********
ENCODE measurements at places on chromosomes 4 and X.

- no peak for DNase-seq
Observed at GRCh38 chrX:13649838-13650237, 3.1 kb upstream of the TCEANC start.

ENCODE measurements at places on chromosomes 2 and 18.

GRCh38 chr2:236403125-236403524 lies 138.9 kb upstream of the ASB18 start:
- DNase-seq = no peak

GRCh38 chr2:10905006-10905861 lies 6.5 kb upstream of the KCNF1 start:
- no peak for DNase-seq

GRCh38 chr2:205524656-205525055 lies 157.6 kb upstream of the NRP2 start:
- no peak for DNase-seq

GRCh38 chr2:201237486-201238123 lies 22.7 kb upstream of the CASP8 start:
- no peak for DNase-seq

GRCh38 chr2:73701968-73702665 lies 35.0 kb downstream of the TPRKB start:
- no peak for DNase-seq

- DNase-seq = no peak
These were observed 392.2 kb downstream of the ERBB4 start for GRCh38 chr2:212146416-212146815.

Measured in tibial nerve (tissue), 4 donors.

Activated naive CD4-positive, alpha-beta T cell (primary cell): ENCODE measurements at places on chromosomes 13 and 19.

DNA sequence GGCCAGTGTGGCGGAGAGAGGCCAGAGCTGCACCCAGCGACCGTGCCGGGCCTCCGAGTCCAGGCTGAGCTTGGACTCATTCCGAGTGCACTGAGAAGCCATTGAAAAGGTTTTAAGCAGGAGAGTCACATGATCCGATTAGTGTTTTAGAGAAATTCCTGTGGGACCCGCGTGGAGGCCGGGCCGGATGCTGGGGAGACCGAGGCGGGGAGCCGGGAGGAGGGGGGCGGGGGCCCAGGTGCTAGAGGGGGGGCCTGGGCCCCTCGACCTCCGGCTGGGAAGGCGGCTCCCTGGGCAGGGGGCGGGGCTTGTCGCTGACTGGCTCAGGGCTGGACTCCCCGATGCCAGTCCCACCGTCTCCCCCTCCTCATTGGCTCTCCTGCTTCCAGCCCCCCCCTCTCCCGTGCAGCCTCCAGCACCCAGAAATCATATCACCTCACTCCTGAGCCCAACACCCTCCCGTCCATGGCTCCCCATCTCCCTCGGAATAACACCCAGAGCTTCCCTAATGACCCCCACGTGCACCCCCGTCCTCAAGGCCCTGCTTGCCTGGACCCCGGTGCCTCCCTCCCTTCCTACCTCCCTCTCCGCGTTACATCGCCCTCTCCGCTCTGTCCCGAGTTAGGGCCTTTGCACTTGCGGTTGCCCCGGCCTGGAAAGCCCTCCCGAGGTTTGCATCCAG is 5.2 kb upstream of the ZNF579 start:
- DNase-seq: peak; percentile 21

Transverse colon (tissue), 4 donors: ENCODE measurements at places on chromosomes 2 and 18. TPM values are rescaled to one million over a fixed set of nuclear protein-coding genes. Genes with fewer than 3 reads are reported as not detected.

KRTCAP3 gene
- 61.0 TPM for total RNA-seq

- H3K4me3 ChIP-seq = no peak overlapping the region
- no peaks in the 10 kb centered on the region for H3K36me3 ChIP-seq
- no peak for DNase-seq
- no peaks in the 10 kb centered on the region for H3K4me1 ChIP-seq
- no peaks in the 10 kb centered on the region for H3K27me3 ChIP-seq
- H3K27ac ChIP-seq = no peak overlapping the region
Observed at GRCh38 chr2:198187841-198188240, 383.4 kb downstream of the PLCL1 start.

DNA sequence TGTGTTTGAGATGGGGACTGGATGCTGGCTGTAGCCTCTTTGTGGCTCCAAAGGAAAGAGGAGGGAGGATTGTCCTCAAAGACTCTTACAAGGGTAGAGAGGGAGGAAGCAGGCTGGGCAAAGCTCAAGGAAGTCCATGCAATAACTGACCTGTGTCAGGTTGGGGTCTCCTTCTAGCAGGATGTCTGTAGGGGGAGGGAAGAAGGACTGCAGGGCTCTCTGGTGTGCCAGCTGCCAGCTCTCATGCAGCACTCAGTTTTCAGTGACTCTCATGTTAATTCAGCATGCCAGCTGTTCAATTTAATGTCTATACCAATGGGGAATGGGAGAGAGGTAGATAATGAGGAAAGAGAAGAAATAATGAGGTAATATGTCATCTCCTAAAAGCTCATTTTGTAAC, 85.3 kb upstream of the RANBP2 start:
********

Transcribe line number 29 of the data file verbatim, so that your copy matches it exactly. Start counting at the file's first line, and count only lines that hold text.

- H3K27ac ChIP-seq = no peak overlapping the region